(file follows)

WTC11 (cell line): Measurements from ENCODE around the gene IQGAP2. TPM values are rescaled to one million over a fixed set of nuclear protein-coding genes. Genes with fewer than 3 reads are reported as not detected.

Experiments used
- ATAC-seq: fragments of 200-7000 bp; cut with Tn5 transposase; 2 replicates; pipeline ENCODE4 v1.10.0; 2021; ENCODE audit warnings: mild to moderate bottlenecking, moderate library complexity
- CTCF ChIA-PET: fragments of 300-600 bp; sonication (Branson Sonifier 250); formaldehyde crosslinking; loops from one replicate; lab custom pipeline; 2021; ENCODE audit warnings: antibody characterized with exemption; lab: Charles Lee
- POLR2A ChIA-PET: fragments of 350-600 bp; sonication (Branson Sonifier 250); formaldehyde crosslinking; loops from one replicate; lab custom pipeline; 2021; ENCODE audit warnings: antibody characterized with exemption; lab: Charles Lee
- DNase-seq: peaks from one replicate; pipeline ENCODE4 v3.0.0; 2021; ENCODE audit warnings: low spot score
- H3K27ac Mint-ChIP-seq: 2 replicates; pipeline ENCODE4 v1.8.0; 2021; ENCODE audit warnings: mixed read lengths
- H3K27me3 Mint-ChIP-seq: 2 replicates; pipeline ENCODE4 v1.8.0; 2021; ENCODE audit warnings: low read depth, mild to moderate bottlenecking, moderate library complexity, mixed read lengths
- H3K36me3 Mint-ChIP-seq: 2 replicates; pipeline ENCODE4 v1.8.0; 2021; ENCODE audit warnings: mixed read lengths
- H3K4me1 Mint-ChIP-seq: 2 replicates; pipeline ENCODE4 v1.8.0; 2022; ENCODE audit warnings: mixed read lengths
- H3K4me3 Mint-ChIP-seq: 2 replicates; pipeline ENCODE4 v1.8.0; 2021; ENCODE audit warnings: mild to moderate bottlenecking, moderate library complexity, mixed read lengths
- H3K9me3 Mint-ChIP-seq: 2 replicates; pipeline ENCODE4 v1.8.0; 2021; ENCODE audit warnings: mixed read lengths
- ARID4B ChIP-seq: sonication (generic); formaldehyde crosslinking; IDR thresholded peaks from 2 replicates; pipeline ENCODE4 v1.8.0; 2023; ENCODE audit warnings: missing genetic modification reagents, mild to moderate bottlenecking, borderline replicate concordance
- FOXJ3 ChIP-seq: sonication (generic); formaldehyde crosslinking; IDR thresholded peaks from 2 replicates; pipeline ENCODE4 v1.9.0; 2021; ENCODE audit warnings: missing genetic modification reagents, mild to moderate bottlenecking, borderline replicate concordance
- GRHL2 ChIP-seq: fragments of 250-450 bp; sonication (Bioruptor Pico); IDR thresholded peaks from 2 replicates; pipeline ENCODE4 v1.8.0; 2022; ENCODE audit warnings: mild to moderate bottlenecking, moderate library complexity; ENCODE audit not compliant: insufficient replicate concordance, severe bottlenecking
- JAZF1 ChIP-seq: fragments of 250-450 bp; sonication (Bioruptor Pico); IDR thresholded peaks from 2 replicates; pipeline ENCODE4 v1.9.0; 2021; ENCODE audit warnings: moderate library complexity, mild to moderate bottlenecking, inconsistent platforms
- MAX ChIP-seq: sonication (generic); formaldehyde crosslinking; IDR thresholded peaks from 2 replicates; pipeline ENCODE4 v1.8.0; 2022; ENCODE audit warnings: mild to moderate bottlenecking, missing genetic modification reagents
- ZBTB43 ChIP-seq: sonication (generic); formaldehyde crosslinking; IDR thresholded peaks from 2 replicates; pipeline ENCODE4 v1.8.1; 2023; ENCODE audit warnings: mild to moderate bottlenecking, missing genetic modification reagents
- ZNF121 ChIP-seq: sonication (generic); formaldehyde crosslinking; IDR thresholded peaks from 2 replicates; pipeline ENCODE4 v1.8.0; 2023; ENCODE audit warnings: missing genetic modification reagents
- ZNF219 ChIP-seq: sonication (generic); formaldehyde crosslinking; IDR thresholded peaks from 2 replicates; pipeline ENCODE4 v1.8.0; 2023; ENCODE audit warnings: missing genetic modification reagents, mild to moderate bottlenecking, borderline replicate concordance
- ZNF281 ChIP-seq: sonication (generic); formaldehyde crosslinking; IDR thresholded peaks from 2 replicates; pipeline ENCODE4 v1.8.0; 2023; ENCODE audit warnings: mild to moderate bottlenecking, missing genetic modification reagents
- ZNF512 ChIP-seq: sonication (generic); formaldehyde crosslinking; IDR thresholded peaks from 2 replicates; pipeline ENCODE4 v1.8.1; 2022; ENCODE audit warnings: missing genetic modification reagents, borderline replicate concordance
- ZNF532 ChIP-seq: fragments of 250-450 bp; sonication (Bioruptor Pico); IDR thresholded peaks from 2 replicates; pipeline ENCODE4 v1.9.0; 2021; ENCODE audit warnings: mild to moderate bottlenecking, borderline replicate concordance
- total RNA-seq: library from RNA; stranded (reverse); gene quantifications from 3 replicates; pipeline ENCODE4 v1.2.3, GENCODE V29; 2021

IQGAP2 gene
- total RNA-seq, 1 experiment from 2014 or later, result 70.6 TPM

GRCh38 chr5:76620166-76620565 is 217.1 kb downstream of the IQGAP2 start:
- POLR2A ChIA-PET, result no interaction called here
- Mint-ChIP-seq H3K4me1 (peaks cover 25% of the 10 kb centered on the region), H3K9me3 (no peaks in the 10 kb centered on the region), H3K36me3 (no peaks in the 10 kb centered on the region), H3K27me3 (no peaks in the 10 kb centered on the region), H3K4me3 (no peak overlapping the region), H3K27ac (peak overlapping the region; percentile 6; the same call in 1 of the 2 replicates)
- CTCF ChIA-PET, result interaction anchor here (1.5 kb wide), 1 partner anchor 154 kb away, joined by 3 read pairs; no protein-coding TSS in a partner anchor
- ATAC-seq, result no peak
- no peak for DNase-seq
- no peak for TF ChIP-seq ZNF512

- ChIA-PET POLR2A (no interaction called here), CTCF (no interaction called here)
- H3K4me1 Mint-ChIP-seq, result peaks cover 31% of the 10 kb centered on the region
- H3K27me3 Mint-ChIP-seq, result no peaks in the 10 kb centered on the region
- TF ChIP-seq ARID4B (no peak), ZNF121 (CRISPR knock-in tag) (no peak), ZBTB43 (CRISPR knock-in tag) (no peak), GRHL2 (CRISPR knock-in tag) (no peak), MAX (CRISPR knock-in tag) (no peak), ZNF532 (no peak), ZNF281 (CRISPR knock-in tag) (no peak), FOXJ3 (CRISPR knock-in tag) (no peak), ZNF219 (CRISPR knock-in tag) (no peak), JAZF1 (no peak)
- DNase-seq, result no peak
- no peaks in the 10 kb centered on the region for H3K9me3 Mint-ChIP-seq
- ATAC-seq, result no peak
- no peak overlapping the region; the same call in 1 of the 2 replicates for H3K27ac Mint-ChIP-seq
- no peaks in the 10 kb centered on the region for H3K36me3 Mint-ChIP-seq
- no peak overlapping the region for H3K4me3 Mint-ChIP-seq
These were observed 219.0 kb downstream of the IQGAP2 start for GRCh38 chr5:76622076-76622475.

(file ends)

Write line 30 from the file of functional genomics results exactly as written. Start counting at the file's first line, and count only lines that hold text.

- CTCF ChIA-PET, result interaction anchor here (1.5 kb wide), 1 partner anchor 154 kb away, joined by 3 read pairs; no protein-coding TSS in a partner anchor